August 21, 2017 / 4:26 PM / a month ago

Fitch Rates Tyson's Senior Notes Offering 'BBB'; Outlook Stable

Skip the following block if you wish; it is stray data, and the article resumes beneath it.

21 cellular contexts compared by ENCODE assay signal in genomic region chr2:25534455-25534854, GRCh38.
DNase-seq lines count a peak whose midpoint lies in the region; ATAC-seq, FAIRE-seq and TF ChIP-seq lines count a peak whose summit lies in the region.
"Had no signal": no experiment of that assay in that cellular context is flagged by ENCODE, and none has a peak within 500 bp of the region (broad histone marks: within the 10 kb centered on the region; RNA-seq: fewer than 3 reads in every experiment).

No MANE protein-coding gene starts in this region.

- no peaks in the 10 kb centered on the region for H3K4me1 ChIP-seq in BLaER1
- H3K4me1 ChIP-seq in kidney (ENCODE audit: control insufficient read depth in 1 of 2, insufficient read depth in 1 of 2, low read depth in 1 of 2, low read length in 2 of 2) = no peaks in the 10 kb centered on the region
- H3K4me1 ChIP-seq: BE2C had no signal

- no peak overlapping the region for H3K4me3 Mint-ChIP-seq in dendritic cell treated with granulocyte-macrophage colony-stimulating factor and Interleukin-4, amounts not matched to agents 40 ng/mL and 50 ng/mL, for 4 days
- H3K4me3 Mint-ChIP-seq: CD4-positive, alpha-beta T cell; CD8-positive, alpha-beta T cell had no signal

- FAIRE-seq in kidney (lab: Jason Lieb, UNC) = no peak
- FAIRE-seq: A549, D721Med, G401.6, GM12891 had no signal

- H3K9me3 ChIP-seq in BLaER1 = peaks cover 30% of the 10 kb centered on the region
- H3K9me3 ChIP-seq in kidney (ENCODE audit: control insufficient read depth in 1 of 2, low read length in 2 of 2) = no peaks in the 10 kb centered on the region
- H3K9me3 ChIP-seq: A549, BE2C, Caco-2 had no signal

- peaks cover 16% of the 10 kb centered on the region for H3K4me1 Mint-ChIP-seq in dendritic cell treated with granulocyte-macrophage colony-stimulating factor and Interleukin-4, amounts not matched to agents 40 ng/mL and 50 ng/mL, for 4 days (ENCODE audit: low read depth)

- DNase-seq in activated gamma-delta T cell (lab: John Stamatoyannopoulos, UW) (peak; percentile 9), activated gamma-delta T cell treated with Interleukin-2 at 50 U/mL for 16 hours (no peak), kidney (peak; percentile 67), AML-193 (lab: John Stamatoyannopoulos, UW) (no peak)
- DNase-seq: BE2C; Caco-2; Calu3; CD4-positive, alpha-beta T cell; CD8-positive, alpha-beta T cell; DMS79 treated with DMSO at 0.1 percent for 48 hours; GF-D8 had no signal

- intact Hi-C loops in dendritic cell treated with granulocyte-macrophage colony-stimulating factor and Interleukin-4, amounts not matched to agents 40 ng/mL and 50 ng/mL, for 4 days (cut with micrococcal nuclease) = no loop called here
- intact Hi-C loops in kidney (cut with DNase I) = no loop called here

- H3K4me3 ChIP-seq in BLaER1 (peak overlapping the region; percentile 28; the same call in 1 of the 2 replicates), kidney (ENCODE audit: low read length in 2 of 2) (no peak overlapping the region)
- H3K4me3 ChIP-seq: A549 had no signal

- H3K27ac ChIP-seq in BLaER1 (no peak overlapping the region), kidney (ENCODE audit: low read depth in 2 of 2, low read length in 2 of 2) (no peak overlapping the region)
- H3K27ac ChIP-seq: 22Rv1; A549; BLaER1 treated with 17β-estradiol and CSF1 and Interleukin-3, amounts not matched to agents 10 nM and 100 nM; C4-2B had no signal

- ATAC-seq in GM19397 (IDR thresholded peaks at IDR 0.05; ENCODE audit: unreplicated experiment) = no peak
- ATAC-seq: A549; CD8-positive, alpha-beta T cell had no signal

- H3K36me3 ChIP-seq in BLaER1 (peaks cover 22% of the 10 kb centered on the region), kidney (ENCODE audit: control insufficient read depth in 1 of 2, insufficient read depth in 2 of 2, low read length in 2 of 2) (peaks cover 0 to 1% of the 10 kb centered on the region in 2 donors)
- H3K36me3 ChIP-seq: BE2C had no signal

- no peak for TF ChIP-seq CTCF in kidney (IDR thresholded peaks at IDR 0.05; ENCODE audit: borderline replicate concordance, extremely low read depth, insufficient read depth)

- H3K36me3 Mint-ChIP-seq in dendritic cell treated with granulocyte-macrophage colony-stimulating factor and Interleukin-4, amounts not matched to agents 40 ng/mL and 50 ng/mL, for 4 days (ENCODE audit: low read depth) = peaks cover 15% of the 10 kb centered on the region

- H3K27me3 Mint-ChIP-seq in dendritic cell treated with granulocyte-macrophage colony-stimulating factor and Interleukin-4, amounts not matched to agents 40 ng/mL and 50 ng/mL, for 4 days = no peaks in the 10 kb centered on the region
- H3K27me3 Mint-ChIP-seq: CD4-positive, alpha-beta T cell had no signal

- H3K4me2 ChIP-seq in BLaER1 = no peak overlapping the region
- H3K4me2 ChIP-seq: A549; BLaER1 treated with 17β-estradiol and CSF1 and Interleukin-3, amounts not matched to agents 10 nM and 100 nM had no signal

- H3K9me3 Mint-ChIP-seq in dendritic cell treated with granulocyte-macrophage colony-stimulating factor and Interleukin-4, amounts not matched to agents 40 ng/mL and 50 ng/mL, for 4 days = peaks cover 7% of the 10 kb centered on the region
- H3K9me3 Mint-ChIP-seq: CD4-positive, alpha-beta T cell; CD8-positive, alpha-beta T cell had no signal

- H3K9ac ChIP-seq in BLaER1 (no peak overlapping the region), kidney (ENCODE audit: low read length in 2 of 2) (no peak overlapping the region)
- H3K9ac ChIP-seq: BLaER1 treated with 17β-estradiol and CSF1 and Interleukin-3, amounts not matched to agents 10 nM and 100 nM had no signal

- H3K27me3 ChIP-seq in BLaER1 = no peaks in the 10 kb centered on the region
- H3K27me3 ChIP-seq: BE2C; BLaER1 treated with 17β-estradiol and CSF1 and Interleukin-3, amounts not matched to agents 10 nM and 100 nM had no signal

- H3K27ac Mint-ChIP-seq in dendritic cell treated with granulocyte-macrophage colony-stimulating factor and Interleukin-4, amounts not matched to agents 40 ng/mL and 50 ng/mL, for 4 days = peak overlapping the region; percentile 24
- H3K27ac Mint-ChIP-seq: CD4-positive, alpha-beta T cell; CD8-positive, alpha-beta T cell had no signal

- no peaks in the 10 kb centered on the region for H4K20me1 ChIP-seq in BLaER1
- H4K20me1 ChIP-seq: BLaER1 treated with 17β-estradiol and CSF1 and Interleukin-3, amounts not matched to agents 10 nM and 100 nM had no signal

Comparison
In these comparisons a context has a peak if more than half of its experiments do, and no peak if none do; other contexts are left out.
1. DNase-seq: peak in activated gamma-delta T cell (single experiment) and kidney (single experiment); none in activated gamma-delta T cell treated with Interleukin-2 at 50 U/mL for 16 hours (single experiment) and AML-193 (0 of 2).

(The following statement was released by the rating agency) CHICAGO, August 21 (Fitch) Fitch Ratings has assigned a 'BBB' rating to Tyson Foods, Inc.'s (Tyson; NYSE: TSN) aggregate issuance of up to $900 million senior unsecured notes. The Rating Outlook is Stable. A full list of ratings follows at the end of this press release. Net proceeds from the senior notes offering will be used to repay amounts outstanding under the company's term loan due June 2020 and/or certain other debt. At July 1, 2017, Tyson had approximately $10.8 billion of debt, consisting mainly of senior unsecured notes maturing 2018 through 2047 and $2.5 billion of senior unsecured term loans due 2019 and 2020, of which $1.455 billion was outstanding and due June 2020. Total debt-to-EBITDA pro forma for the acquisition of AdvancePierre Foods Holdings, Inc. (AdvancePierre or APFH) in June 2017 is 2.7x. KEY RATING DRIVERS Acquisition of AdvancePierre: In June 2017, Tyson acquired AdvancePierre for approximately $4.2 billion, including debt. Fitch views the acquisition as complementary with minimal integration risk. The purchase price represented 14x AdvancePierre's $300 million of EBITDA and 2.6x its $1.6 billion of sales for 2016. However, Tyson is targeting a $200 million run rate of annual synergies within three years of transaction closing. A consolidated manufacturing footprint, procurement efficiencies, distribution network consolidation, and the elimination of redundant sales and marketing functions and duplicative corporate overhead will create cost savings. Fitch also views the acquisition as consistent with Tyson's strategy of transitioning from a commodity meat and poultry processor to a higher margin protein-packed foods firm and as complementary given Tyson's limited exposure to value-added lunch/dinner protein sandwich products for which AdvancePierre is a leader. Synergies are viewed as achievable given Tyson's track record with the 2014 purchase of The Hillshire Brands Co., which was more than two times the size of AdvancePierre based on sales. Significant Scale and Diversification: Tyson's ratings benefit from its significant scale with LTM (July) sales of $37.3 billion and EBITDA of $3.7 billion (excluding stock-option compensation expense and acquisition and integration costs related to AdvancePierre), leading position in U.S. protein, and product diversification that includes a growing portfolio of branded packaged food and value-added products. Tyson is one of the world's leading food companies with No. 1 and No. 2 share in large and growing protein categories such as frozen breakfast and smoked sausage under the Jimmy Dean and Hillshire brands. For the year ended Oct. 1, 2016, segment contribution to sales and operating earnings was as follows: Chicken (29% and 46%), Beef (38% and 12%), Pork (13% and 19%), Prepared Foods (19% and 26%), and Other which consists mainly of foreign operations (1% and negative 3%). Fitch expects the acquisition of AdvancePierre to increase the Prepared Foods segment's contribution to sales and operating earnings to nearly 25% and 30% respectively. Structural Changes, Prepared Foods Volume Trends: Structural changes have enhanced Tyson's margins and are providing increased earnings stability. Changes implemented over the past several years include improved operating efficiency and closure of inefficient processing facilities. Moreover, Tyson has de-risked its operations by utilizing more short-term and fewer fixed-price customer contracts and by instituting a more disciplined risk management strategy. Tyson has also increased its percentage of value-added and prepared food products, which offer higher margins and more stable cash flow than commodity proteins due to less price volatility. However, value-added and branded packaged foods are susceptible to volume pressures as consumer preferences change. Prepared foods volume was up 1.1% for the nine-month period ended July 1, 2017, due to improved demand for retail products and a partial quarter of incremental volumes from the AdvancePierre acquisition being partially offset by declines in foodservice, after declining 2.8% in fiscal 2016. The decline in fiscal 2016 was due in part to an extra week in 2015, a voluntary volume reduction in lower margin categories at retail, and slower than planned price reduction on retail shelves. Core volume growth at AdvancePierre was 2.3% in the year ended Dec. 31, 2016. Fitch views 1% to 2% volume growth as realistic over the long term assuming ongoing innovation and marketing support. Favorable Operating Outlook: Fitch expects Tyson's operating performance to remain strong through the remainder of fiscal 2017 and in fiscal 2018 due to the continuation of favorable industry fundamentals including low grain costs, ample livestock supply, steady global demand, and effective margin management in non-vertically integrated beef and pork operations. Results will also continue to benefit from the realization of a targeted $700 million of annual synergies related to the Hillshire acquisition by fiscal 2018. Synergies, from operational improvements, manufacturing, procurement, logistics, and organizational duplication, have approximated $657 million through 3Q17, and should be sustainable over the long term. As mentioned previously, Tyson is targeting $200 million of annualized synergies from AdvancePierre by 2020. Normalized Margins, Modest Volatility: Tyson's sales and earnings are subject to periodic volatility caused by changes in input costs and protein prices due to supply/demand dynamics of commodity products. However, risk is partially mitigated by the company's operating efficiency and diversification in chicken, beef, pork, and prepared foods products. Tyson views normalized operating margins for its segments to be as follows: Prepared Foods (10% to 12%), Chicken (9% to 11%), Pork (6% to 8%), and Beef (1.5% to 3%). During the quarter, ended April 1, 2017, the Prepared Foods and Chicken segments both performed within the normalized range, despite higher marketing, advertising, and promotional spending along with other integration, acquisition-related costs due to volume growth and higher average prices. The operating margin for the Prepared Foods segment was 9% and for the Chicken segment was 10.2%. Margins in the Pork and Beef segments were above their normalized range at 10.3% and 3.7%, respectively. Tyson's reported consolidated operating margin remained strong at 7.1% but was down from 8.2% in the comparable quarter last year. Disciplined Financial and Acquisition Strategy: Tyson maintains a conservative financial strategy, targeting net debt-to-EBITDA of 1.5x to 2.0x over time (which approximates gross debt-to-EBITDA in the high-1x to low-2x range assuming cash of $200 million to $300 million). The company also strives to maintain overall liquidity of at least $1 billion. For LTM ended July 1, 2017, total debt-to-EBITDA was 2.9x, due to incremental debt issued to fund the AdvancePierre acquisition and a partial quarter of AdvancePierre results. As seen by the acquisition of AdvancePierre, Tyson has remained open to strategic M&A, particularly of companies with value-added and branded protein-related products, even though organic growth continues to be an important driver of sales and operating earnings. Moreover, the company remains committed to maintaining a strong balance sheet by using cash flow to deleverage following debt-financed deals. Following the acquisition of AdvancePierre, Tyson expects to pull back on share repurchases and use FCF and divestiture proceeds to return leverage back to its targeted 1.5x-2.0x as quickly as possible. Fitch views this as possible within two years of acquisition closing. DERIVATION SUMMARY Tyson's 'BBB' rating balances its moderate leverage and exposure to the potentially volatile commodity protein industry with its significant scale, diversification, and operating efficiency. Ratings are similar to Smithfield Foods, Inc ('BBB'/Stable), which benefits from a one-notch upgrade from its stand-alone credit profile as it is 100% owned by WH Group, Inc. ('BBB+'/Stable). Tyson's ratings relative to Fitch publicly-rated investment-grade packaged food companies such as General Mills, Inc. ('BBB+'/Negative), The Kellogg Co. ('BBB'/Stable), and Mondelez International ('BBB'/Stable), Kraft Heinz Co. ('BBB-'/Stable), and ConAgra Brands, Inc. ('BBB-'/Positive), consider relative profitability, earnings volatility, leverage, and size. KEY ASSUMPTIONS Fitch's key assumptions within the rating case for Tyson's fiscal years include: --Consolidated revenue increases at a low single-digit rate in 2017 and a mid-single-digit rate 2018 reflecting the acquisition of APFH; --Operating margins for each of Tyson's business segments are at or above the normalized range in 2017 and 2018 reflecting continued strong demand and low or manageable commodity input prices; --Consolidated EBITDA of nearly $4 billion in 2017 and above $4 billion in 2018 reflecting the acquisition of APFH and continued strong operating fundamentals; --FCF averaging $1 billion in 2017 and 2018, with the majority deployed towards debt reduction in 2018; --Total debt-to-EBITDA of approximately 2.6x in 2017 and 2.1x in 2018. RATING SENSITIVITIES Positive Triggers: Continued progress transitioning towards a protein-centric packaged foods company as exhibited by reduced volatility in operating earnings and better than expected volume trends in the Prepared Foods segment would be positive. The ability to sustain normalized consolidated EBIT margins above 6% to 7% while maintaining total debt-to-EBITDA below 2x, and a FCF margin of over 2.5% (more than $1 billion annually) would be key indicators of continued progress. Negative Triggers: A sustained period of total debt-to-EBITDA above 2.5x due to sluggish earnings growth, slower than expected debt reduction following the APFH acquisition, or a change in financial policy would result in a negative rating action. Worsening industry fundamentals caused by meaningfully higher feed costs or a prolonged protein supply/demand imbalance would be leading indicators of a potential downturn in earnings. A sustained loss of market share in branded packaged meats would be of concern. LIQUIDITY Fitch views Tyson's liquidity as ample. Good FCF generation, revolver availability, and the maintenance of a moderate cash balance support liquidity. At July 1, 2017, Tyson had approximately $1 billion of liquidity consisting of $231 million of cash, $4 million of short-term investments, and $802 million available under its $1.5 billion revolver after considering $690 million of commercial paper and $8 million in letters of credit. FULL LIST OF RATING ACTIONS Fitch currently rates Tyson and The Hillshire Brands Co. - its wholly owned subsidiary - as follows: Tyson Foods, Inc. (Parent) --Long-Term Issuer Default Rating (IDR) 'BBB'; --Unsecured bank credit facilities 'BBB'; --Senior unsecured notes 'BBB'; --Short-Term IDR 'F2'. The Hillshire Brands Co. (Operating Subsidiary) --Long-Term IDR 'BBB'; --Senior unsecured notes 'BBB'. The Rating Outlook is Stable. Contact: Primary Analyst Carla Norfleet Taylor, CFA Senior Director +1-312-368-3195 Fitch Ratings, Inc. 70 W. Madison Street Chicago, IL 60602 Secondary Analyst Bill Densmore Senior Director +1-312-368-3125 Committee Chairperson Philip W. Smyth, CFA Senior Director +1-212-908-0531 Date of Relevant Rating Committee: April 25, 2017 Summary of Financial Statement Adjustments - Financial statement adjustments that depart materially from those contained in the published financial statements of the relevant rated entity are disclosed below: --Historical and projected EBITDA is adjusted to add back noncash stock-based compensation expense and one-time expenses as reported in financials. Media Relations: Alyssa Castelli, New York, Tel: +1 (212) 908 0540, Email: alyssa.castelli@fitchratings.com. Additional information is available on www.fitchratings.com. 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